Who is boycotting Arizona?
Cities/counties that have approved boycotts of Arizona:
Austin, Tex. to cut business and travel ties with Arizona.
Cook County, IL
El Paso, Texas (city and county)
San Pablo, Calif.
St. Paul, Minn.
Santa Monica, Calif.
San Francisco (non-binding resolution)
West Hollywood, Calif.
Groups that announced travel boycotts of Arizona:
Service Employees International Union
United Food and Commercial Workers International Union
National Council of La Raza
Asian American Justice Center
Center for Community Change
League of United Latin American Citizens
National Puerto Rican Coalition
Leadership Conference on Civil and Human Rights
American Educational Research Assn.
World Boxing Council
Sociologists Without Borders
L.A. Gay & Lesbian Center
Known cancellations of meetings or events planned in Arizona:
National Minority Suppliers Development Council Inc. is moving its fall Phoenix convention to Florida. 7,000 were expected to attend.
Alpha Phi Alpha Fraternity Inc., the oldest African American Greek-lettered fraternity, cancelled a July meeting at the Sheraton Phoenix Downtown Hotel. (with an estimated 5,000 attendees) Convention moved to Las Vegas
American Immigration Lawyers Association cancelled its fall conference at the Camelback Inn in Paradise Valley.
National Urban League. The group issued a rebuke of the city and suspended consideration of Phoenix's bid to host its 2012 annual conference.
National Autonomous University of Mexico has canceled its exchange program with the University of Arizona.
Autonomous University of San Luis Potosν has canceled its exchange program with the University of Arizona.
Club Amιrica, one of Mexico's biggest soccer teams, cancelled its exhibition match against Club de Fϊtbol Pachuca scheduled for July 7 at University of Phoenix Stadium. Gilbert-based event promoters will likely move the match to California.
Representatives of the Mexican state of Sonora announced they would not attend the annual meeting of the Sonora-Arizona Commission, scheduled to take place June 3-4 in Phoenix.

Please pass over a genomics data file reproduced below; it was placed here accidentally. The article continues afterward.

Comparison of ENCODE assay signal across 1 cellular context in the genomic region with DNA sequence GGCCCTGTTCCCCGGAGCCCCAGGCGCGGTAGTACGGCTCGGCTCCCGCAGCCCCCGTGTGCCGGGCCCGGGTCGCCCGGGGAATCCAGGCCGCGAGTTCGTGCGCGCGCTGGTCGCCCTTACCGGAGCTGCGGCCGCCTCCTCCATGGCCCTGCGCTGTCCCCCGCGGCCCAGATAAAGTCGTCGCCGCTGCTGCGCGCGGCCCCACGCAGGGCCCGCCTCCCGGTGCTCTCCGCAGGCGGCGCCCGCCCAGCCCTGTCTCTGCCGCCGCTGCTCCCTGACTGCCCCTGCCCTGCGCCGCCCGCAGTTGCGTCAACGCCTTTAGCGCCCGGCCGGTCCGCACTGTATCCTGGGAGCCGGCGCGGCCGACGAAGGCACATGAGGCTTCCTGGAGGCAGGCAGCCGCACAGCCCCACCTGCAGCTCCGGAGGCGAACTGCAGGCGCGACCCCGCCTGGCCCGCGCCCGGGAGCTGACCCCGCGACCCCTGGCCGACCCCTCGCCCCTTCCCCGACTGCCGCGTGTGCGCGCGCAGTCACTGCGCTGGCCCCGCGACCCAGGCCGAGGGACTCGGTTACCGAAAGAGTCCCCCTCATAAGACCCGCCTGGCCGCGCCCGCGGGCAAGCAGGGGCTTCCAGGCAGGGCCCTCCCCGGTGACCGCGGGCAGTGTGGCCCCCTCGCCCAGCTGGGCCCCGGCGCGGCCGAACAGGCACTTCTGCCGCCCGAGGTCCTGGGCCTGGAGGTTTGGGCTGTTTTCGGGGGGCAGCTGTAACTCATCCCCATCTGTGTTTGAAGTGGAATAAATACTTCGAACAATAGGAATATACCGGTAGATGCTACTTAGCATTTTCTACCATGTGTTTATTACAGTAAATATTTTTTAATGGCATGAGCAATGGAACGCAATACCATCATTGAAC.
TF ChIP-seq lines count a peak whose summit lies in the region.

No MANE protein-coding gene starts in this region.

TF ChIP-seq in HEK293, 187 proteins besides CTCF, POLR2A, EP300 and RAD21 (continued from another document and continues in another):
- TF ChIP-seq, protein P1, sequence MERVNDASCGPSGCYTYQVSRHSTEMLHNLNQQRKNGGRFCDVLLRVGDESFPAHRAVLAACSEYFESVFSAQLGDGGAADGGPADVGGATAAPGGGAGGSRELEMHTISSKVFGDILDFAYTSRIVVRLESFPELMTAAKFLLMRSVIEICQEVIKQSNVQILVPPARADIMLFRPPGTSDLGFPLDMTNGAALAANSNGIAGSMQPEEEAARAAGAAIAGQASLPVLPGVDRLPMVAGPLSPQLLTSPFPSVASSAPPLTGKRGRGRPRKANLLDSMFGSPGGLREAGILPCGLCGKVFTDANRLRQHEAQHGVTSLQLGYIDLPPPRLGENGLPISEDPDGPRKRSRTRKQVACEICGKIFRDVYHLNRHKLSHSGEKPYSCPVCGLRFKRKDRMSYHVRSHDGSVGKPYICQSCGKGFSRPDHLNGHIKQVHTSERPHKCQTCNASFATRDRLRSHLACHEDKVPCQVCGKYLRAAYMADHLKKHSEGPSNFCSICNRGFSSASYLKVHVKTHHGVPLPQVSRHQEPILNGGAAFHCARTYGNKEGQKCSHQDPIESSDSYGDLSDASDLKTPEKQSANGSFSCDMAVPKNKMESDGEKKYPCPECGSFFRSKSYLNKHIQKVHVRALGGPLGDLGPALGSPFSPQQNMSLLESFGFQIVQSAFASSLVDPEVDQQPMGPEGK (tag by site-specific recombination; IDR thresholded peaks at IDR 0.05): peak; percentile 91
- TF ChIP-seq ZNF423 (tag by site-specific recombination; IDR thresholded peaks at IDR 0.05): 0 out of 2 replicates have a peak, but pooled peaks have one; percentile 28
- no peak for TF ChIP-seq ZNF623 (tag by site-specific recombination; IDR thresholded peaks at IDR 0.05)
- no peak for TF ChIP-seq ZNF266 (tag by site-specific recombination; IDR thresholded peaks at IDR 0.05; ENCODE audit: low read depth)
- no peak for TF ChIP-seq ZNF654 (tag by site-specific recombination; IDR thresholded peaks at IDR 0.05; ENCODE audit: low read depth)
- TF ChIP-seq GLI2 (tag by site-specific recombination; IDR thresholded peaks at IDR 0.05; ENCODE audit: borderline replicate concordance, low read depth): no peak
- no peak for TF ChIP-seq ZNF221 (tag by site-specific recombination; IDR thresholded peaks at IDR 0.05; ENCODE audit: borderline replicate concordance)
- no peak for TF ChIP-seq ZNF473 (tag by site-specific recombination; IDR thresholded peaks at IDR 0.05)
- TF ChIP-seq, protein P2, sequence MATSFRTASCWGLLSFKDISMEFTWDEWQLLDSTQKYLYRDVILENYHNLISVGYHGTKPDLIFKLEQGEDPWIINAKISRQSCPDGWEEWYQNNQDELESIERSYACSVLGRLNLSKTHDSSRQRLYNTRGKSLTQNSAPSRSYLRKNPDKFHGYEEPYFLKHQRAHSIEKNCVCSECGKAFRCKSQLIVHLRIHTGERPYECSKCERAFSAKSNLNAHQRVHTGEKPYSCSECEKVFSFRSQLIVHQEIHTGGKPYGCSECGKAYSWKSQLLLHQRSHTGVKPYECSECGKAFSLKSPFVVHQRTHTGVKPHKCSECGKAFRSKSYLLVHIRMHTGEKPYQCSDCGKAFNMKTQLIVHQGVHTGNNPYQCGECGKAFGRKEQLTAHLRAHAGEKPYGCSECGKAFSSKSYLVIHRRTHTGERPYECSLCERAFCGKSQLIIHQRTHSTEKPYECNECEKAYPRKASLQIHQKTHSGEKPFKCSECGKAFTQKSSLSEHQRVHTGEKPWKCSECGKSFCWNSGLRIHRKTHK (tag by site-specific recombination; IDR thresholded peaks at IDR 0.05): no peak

Mexico's six border governors announced they would boycott the 28th annual U.S.-Mexico Border Governors Conference if it is held as scheduled in Phoenix in September.
In the Chicago area, the Highland Park High School girls varsity basketball team cancelled a trip to play in a basketball tournament, citing "safety concerns" related to the new law. According to a story on chicagobreakingnews.com, the trip also "would not be aligned with our beliefs and values," said District 113 Assistant Superintendent Suzan Hebson.
Glass Art Society, of Seattle, cancels 2011 conference in Tucson.
National Association of Black Accountants cancels 2012 conference in Phoenix.
National Urban League cancels 2012 conference in Phoenix.
Public bodies that announced Arizona boycotts:
Denver Public Schools, banned work-related travel to the state.
Other actions against:
San Diego City Council on May 3 urges Arizona to repeal the law.
City of Pasadena on May 18 approves resolution condemning Arizona's immigration law.
League of United Latin American Citizens urges companies such as Frito-Lay not to sponsor Arizona sporting events, such as the Tostitos Fiesta Bowl in Glendale.
Fulton County (Georgia) Board of Commissioners vote May 19 to oppose Arizona's law.
Minneapolis Mayor R.T. Rybak on April 30 urged city employees not to travel to Arizona.
American Anthropological Association condemns SB 1070 and refuses to have meetings in Arizona until law is repealed or struck down.
Sound Strike is a movement launched online to organize artists to boycott Arizona. It is being led by Zack de la Rocha, of the band Rage Against the Machine. More than a dozen musical groups have signed on, as well as movie-maker Michael Moore (see list below)
Tacoma City Council on May 25th approved resolution condemning Arizona's law as encouraging racial profiling and dropped earlier language that called for a city boycott on business and travel to Arizona.
Milwaukee Area Technical College Board directed staff May 25th to refrain from buying goods from any Arizona-based company and from sending employees to meetings or conferences.
Mexico's Foreign Ministry in late April warned Mexicans traveling to Arizona to be aware that they could be "bothered and questioned for no other reason at any moment."
The AFL-CIO has condemned the law, claiming it could lead to racial profiling and could undermine worker rights by discouraging Latinos from filing complaints.